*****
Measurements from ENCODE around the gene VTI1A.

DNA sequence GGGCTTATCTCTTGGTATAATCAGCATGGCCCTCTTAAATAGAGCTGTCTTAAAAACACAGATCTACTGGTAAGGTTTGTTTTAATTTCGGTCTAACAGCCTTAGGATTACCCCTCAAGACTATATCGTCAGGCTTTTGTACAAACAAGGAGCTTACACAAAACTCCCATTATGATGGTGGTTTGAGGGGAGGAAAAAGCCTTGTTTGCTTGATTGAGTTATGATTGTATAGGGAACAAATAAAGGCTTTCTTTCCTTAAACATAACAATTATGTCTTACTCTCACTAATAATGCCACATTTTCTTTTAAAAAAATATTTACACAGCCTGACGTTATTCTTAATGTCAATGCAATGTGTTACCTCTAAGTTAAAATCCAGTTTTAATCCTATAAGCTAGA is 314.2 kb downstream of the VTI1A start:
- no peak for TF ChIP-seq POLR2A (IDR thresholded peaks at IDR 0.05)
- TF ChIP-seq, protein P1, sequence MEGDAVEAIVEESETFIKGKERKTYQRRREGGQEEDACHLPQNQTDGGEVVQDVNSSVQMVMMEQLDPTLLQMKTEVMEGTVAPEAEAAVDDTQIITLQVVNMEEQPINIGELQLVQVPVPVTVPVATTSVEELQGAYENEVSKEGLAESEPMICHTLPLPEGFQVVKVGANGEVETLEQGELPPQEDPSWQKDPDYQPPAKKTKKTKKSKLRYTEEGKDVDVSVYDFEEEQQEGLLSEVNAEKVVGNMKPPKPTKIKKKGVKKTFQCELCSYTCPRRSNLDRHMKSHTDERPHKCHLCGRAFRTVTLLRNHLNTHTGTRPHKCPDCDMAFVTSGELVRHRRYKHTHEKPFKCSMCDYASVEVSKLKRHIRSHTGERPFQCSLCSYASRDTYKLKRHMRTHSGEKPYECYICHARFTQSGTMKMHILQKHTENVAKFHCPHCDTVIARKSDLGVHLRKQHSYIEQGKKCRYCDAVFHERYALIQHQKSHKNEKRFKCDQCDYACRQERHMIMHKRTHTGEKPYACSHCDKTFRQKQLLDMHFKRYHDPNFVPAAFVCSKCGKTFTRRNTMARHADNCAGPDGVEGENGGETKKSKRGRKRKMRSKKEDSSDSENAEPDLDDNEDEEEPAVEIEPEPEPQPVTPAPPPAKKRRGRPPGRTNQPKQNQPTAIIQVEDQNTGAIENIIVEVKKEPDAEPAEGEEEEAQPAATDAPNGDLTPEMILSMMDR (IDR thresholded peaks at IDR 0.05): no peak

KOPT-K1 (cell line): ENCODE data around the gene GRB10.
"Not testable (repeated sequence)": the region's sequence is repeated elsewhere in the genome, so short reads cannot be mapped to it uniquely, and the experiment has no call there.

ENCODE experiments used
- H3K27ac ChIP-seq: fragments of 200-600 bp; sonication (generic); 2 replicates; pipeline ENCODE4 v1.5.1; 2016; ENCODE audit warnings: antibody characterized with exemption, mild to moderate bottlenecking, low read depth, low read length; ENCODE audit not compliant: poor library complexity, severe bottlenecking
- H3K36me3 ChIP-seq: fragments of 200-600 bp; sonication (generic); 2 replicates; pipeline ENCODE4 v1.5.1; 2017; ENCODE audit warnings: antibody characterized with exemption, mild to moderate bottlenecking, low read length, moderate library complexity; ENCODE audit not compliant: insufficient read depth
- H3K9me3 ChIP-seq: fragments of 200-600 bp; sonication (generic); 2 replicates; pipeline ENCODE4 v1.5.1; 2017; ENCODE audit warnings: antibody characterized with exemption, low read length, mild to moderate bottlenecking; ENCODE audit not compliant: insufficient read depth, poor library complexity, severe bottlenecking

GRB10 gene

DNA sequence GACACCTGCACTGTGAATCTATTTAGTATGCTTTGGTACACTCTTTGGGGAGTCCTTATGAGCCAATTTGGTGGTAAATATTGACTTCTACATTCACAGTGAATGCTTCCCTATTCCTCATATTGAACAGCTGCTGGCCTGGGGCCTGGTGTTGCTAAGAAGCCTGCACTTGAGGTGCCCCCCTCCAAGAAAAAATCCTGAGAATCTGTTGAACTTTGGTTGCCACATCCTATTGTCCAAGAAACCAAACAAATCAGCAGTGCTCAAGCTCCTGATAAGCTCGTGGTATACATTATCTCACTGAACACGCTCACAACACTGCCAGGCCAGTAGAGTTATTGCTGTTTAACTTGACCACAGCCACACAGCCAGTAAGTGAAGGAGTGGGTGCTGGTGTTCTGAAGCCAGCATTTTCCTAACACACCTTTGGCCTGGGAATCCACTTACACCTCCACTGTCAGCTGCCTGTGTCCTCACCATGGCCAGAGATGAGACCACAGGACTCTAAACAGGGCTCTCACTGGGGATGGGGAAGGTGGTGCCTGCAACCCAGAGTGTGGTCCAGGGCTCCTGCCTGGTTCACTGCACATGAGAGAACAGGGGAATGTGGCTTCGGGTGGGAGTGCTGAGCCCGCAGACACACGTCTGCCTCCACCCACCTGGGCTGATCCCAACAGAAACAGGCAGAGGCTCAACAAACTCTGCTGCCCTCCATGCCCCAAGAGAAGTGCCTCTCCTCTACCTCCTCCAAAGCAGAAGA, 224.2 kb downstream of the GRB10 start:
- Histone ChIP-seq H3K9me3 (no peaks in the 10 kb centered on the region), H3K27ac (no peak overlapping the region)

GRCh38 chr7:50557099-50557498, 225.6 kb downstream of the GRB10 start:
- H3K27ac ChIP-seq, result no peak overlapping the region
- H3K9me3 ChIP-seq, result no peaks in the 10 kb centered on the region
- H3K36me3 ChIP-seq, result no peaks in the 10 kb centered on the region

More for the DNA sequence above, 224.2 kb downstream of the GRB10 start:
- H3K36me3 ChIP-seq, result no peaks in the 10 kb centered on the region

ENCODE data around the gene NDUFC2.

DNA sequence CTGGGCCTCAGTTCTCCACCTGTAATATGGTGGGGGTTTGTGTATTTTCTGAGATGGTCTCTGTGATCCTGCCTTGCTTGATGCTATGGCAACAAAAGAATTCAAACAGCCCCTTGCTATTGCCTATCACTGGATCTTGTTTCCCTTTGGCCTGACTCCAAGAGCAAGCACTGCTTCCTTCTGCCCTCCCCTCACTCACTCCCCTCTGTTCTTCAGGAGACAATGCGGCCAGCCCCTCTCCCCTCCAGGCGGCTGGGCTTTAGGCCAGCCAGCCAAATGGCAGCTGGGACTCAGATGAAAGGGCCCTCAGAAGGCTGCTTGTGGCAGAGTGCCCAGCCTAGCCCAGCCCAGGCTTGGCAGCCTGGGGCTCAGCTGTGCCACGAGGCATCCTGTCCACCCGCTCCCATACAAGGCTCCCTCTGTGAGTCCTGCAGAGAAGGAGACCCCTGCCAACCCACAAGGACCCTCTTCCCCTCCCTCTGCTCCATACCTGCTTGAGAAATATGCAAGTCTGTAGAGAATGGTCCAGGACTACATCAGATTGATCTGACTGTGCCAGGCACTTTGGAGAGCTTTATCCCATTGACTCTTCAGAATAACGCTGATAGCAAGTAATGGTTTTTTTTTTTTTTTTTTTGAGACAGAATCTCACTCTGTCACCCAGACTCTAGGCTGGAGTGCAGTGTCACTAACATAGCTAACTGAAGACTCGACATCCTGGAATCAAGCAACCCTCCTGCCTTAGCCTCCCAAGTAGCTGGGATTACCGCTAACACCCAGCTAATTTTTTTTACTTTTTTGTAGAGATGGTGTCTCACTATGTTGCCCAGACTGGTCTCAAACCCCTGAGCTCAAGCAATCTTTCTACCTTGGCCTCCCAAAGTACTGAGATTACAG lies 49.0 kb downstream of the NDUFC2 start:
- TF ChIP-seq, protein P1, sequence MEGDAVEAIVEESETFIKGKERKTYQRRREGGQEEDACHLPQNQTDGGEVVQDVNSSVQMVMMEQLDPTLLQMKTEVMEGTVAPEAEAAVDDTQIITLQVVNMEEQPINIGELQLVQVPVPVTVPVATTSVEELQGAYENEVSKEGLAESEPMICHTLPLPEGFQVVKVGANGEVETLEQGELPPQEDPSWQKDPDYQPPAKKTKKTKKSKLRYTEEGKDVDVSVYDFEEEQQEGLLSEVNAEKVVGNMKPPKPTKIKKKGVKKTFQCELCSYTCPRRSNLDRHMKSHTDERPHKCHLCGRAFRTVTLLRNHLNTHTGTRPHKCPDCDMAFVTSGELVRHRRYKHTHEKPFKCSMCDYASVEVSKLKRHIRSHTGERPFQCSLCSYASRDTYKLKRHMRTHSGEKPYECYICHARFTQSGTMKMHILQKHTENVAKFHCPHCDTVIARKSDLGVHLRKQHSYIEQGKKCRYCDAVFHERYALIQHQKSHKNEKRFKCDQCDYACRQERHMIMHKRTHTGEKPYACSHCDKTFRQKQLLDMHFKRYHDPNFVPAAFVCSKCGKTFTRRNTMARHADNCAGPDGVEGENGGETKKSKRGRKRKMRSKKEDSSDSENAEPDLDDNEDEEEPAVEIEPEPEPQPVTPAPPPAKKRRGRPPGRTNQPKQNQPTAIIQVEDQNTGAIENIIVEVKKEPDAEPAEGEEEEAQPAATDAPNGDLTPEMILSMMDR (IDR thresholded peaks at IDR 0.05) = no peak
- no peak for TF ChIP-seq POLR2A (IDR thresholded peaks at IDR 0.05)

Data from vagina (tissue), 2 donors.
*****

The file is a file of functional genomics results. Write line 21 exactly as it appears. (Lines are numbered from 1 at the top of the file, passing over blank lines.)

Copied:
DNA sequence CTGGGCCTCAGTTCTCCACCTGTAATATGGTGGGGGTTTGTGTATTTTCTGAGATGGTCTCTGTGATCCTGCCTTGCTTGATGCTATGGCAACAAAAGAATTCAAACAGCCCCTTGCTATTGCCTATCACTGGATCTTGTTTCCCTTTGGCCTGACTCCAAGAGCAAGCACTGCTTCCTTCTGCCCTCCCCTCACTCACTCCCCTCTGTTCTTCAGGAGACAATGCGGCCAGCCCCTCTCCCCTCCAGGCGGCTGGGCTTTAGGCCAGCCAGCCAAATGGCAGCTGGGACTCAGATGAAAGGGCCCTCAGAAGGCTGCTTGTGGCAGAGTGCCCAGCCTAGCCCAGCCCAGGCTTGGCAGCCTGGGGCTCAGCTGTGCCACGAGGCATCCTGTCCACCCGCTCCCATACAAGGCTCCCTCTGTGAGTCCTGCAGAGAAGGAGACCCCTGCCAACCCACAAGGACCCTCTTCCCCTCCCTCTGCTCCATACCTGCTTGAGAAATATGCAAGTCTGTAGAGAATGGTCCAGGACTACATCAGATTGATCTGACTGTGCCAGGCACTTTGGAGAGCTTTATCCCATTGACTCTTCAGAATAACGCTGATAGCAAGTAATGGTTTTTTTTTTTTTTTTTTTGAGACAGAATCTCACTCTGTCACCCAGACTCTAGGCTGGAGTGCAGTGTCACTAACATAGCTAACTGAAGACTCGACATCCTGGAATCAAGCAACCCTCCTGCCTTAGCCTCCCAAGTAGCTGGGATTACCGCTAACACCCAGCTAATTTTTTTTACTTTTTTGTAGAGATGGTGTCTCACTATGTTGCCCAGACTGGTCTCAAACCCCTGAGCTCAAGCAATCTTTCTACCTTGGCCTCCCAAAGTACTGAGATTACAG lies 49.0 kb downstream of the NDUFC2 start: